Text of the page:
This is not the best option in Arizona, as you might imagine. We deal with errant Holographic Wills quite often, as there is much room for error. In the same way that we wouldn’t recommend performing your own knee surgery, it is often not the best practice to create your own Estate Plan. There are many laws and just because you can do something, doesn’t mean that you should. Hiring an experienced estate planning attorney that can help to protect both you and your assets is paramount to avoiding probate court when you pass away, and overall making sure that your wishes are honored when you pass away.

Is My Out-of-State Will Valid in Arizona?

As long as your will was executed property in whatever jurisdiction or state you have moved from, and as long as it would be valid in that state, it is likely valid here in Arizona. The full faith and credit clause is a part of the United States Constitution, being found in Article IV, Section 1. This constitutional law dictates that each state give full faith and credit to the laws of other states. Thus, so long as the will is valid in whatever State you come from, then it should be valid in the state of Arizona. This is the legal argument, and would be valid in court for your will. In reality, we are often dealing with banks and with other institutions that may not accept Estate Planning documents from other states. It is in your best interest to have your Estate Plan, including your will, reviewed in whatever new jurisdiction you move to.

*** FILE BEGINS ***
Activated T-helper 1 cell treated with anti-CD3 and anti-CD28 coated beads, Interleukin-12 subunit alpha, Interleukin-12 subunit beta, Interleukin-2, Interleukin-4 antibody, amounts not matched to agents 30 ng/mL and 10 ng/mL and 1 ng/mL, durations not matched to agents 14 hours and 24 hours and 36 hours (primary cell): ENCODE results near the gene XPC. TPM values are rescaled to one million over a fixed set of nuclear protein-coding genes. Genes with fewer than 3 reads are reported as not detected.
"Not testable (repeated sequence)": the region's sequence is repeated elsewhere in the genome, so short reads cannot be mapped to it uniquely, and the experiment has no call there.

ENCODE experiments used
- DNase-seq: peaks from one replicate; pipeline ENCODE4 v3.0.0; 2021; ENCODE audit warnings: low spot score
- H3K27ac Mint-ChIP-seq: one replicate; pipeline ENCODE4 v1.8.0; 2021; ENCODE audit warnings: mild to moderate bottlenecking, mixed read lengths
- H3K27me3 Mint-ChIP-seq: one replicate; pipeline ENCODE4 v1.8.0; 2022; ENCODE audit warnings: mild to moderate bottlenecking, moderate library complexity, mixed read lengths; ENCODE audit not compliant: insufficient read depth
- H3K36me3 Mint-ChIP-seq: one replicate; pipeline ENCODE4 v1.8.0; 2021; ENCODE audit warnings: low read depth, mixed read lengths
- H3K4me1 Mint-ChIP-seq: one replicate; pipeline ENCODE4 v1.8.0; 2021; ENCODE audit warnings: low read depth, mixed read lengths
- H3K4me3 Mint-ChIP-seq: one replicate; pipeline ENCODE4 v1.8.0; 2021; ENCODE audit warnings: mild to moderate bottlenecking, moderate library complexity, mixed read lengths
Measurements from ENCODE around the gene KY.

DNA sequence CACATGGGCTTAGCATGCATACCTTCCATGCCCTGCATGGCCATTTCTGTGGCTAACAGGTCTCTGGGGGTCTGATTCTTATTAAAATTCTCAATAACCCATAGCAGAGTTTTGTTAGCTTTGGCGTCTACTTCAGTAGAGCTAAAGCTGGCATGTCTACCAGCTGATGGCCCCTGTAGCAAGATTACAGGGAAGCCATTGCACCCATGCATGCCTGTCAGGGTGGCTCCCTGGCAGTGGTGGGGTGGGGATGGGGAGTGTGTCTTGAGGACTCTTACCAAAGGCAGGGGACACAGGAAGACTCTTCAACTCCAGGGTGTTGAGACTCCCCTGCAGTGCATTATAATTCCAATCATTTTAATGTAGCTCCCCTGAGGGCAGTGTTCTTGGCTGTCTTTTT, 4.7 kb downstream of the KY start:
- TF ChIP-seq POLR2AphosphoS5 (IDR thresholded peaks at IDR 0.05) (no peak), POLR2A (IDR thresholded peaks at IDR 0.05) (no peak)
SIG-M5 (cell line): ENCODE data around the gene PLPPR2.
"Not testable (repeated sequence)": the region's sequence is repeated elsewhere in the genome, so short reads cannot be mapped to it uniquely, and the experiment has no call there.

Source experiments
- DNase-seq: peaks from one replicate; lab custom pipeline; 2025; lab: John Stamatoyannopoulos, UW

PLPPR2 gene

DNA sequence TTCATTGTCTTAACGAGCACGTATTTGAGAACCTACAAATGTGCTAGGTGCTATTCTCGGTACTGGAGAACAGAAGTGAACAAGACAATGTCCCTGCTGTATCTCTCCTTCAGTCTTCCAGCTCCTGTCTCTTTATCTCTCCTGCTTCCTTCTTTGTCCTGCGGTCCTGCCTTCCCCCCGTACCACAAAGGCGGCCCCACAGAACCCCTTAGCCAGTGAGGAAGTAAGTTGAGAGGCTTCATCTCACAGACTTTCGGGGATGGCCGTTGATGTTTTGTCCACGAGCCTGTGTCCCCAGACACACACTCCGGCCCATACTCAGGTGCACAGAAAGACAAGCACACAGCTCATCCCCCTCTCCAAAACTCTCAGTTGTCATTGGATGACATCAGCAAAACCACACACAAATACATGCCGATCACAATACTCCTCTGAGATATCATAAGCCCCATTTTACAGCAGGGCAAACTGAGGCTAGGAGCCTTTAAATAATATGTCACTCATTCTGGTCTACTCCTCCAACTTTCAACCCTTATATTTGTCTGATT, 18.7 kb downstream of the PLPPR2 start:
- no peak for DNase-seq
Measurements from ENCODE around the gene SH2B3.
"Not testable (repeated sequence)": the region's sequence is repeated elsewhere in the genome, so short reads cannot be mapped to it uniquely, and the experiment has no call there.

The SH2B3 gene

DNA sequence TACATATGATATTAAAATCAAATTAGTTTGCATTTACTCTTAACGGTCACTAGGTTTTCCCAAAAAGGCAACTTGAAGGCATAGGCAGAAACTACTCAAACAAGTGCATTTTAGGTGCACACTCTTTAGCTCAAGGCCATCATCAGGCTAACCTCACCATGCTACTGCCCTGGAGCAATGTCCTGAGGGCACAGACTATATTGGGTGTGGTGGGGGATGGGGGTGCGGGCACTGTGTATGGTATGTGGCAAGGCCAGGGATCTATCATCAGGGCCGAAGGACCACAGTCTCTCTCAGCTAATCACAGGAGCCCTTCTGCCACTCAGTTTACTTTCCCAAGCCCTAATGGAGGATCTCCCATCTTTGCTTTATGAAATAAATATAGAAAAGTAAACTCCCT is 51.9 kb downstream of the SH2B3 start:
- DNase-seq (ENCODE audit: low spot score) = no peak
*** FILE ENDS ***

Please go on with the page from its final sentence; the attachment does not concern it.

Further, there may be legal options applicable and available in Arizona law that were not available to you in your previous state. You will want to have an experienced estate attorney review your Will and other items in whatever new jurisdiction you end up in.

Other Frequently Asked Questions

Must my Will be Notarized?

A will only needs to be signed by the Testator/Testatrix and the two witnesses. A will may be notarized if you want it to be self-proving, meaning that the Will can be admitted in probate court without the hassle of gathering the witnesses to appear in court or sign affidavits verifying that the person who made the will actually signed the document and seemed as though they had capacity.

What can I add to my Will to avoid Probate Court?

In Arizona, the necessity of probate court is decided by how much money or assets you have in your probate estate at death. If you have more than $75,000.00 of assets, or more than $100,000.00 of real property, then Arizona law dictates that your probate estate has to go through the courts. A Last Will and Testament do not avoid probate. You can remove items from your probate estate by using beneficiary designations, such as a beneficiary deed, or transfer on death designations. These are typically used as add-ons to a complete estate plan, and it is always a great idea to contact a skilled professional to ensure that you are making the correct decision for you and your heirs.

The information contained within is not legal advice, and we recommend that you contact Citadel Law Firm office to set up a consultation or review if you have any questions about Wills. While asking about wills, ask what a living will contains and see if that will benefit you in your estate planning as well.  Click here to set up your free consultation or call (480) 565-8020. Our estate planning attorneys in Chandler, AZ will be pleased to help you.